Edgerton, New Haven CT
The Frederick Foster Brewster Estate

Many New Haveners have been to Edgerton Park, well, this amazing English Manor is the reason we have that beautiful park. I've been meaning to post this for quite a while...around the time that New Haven inherited this property, the Hamden Chronicle printed a special section which contained this story and these pictures:

The Hamden Chronicle
Sept. 3, 1964

The late Frederick Foster Brewster, who had his majestic 25-acre “Edgerton” estate built on the Hamden-New Haven line in 1908 as a wedding present to his wife, was a member of an old and prominent New England family dating back to the founding of Plymouth Colony by the Mayflower pilgrims.

The Brewster name appears frequently in volumes on the history of New England. One such history book states, “Frederick Foster Brewster’s position in the community is one of importance and influence…for many years he has been one of the leading capitalists in New Haven.”

The Brewster family was founded in this country by William Brewster, who was born in Scrooby, England, in 1566. He landed at Plymouth, Mass. with the Mayflower Pilgrims on Dec. 16, 1620 with his wife and two children, Love and Wrestling Brewster.

Love Brewster served in the Pequot War and was a member of Miles Standish’s company in the military enrollment of 1643. He married Sarah Collier of Duxbury.

From them the line of descent to Frederick Brewster is traced through their son, William, and his wife, Lydia Partridge Brewster; their son, Benjamin, and his wife, Elizabeth Whitter Brewster; their son, Simon, and his wife, Anne Andrus Brewster, the latter of Norwich and the former of Griswold, where he died in 1801 at the age of 81; through their son, Joseph, and his wife, Hannah Tucker Brewster; and through their son, Patrick, the paternal grandfather of Frederick Foster Brewster.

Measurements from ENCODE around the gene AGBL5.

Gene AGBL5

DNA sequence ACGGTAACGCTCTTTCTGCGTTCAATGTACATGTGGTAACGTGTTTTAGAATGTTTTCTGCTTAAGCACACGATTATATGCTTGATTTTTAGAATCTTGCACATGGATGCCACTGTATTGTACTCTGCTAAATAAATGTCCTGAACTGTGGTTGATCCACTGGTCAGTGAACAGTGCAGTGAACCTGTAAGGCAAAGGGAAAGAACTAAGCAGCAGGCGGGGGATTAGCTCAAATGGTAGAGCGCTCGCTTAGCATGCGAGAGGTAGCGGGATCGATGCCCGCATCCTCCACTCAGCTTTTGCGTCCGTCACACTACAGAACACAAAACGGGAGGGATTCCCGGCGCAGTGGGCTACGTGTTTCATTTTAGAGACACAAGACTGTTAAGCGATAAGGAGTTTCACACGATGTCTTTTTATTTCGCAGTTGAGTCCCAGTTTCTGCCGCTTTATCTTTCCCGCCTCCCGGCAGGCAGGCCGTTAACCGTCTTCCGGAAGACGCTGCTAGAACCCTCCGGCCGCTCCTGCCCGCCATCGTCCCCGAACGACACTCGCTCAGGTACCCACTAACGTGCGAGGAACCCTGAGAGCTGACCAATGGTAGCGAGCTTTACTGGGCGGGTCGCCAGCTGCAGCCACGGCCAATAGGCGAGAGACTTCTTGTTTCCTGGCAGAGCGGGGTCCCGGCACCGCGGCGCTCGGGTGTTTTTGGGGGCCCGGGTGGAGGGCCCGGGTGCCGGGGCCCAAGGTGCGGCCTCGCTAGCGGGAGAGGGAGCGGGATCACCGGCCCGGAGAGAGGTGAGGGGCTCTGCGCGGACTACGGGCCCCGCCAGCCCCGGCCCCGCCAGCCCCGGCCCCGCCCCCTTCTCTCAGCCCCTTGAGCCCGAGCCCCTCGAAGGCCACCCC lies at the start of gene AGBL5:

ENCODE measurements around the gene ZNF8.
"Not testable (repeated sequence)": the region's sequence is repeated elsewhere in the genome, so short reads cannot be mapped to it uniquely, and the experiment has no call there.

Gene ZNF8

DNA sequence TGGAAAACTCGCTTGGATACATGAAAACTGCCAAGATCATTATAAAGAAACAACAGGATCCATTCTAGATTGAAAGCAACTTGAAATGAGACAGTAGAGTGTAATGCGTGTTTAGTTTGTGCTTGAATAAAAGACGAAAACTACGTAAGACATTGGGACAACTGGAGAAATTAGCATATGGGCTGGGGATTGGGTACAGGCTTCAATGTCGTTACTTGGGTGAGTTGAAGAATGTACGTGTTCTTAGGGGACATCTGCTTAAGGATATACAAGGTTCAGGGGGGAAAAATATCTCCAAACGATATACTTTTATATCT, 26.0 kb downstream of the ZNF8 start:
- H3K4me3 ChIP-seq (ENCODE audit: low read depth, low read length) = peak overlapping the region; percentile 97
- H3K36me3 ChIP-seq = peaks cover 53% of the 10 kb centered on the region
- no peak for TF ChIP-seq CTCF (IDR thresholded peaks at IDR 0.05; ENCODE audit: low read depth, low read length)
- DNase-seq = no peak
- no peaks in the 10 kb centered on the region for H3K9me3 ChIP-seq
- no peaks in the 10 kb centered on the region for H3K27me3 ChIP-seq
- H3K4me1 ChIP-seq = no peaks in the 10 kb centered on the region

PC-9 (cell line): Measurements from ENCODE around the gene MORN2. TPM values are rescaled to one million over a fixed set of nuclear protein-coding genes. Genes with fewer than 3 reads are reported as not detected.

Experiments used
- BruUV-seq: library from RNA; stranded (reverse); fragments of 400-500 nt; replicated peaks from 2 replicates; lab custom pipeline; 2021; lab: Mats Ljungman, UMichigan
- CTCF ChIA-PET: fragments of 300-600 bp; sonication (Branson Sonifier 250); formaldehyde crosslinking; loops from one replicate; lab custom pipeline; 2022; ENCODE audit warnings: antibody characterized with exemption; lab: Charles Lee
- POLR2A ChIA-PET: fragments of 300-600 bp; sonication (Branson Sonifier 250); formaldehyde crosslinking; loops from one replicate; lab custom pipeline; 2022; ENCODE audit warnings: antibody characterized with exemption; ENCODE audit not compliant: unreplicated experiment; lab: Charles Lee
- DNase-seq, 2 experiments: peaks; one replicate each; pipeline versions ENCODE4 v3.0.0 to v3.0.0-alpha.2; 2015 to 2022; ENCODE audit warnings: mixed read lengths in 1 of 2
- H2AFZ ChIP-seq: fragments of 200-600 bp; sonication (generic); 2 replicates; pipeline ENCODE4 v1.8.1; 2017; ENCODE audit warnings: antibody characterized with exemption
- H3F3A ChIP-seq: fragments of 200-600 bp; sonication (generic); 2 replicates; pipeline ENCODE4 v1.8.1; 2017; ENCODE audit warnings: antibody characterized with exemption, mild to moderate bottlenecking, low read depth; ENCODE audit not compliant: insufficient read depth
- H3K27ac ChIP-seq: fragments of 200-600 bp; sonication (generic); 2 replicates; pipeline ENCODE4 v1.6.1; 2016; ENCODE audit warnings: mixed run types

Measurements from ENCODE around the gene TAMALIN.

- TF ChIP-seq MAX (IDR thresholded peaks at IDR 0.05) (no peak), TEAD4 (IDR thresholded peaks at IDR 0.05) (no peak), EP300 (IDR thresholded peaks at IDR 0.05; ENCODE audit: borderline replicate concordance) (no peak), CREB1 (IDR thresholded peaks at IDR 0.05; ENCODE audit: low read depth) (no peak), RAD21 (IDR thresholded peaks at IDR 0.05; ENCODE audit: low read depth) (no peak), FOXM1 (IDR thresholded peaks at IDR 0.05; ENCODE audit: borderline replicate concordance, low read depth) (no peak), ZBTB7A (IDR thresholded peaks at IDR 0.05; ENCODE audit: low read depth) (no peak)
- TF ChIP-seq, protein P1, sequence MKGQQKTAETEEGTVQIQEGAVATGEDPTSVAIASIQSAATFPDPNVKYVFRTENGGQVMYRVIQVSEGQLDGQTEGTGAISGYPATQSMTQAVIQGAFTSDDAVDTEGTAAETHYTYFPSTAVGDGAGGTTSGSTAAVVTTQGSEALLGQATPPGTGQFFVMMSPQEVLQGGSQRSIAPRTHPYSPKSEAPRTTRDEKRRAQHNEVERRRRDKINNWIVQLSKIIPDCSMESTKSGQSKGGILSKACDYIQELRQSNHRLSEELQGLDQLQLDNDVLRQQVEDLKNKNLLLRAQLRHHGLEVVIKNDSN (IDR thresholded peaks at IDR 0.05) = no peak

Patrick Brewster was born in Norwich in 1793 and died there in 1873. He married Catherine Fannie Roath Preston. Benjamin Brewster, son of Patrick and Catherine Fannie Roath mother of Frederick Foster Brewster, was born in Norwich in 1828 and died at “Scrooby” in Cazenovia, N.Y. in 1897.

In 1849 Benjamin Brewster went to California where he engaged in mercantile and other western enterprises for 25 years and amassed a fortune. In 1874 he returned east to reside permanently in New York City.

Some of the greatest financial movements of that period were more or less the result of his genius. He was prominently identified with the building of the elevated railways in New York City and was also a leader in many large railroad transactions, one of the most important being the reorganization of the Chicago, St. Paul, Minneapolis & Omaha Railroad.

At the time of his death, Benjamin Brewster was vice president of the Chicago, Rock Island and Pacific Railroad Company, and a heavy stockholder and director in the Chicago & Eastern Illinois Railway Company, the Delaware & Hudson Canal Company and other large enterprises. He was also a director in the International Navigation Company, owner of the American line of steamers.

History books assert that Benjamin Brewster “inherited many of the noble traits of his ancestors, and he illustrated by percept and example the best of New England race, integrity, perseverance, benevolence, deep religious feeling, courage of conviction and love of letters, art and nature.”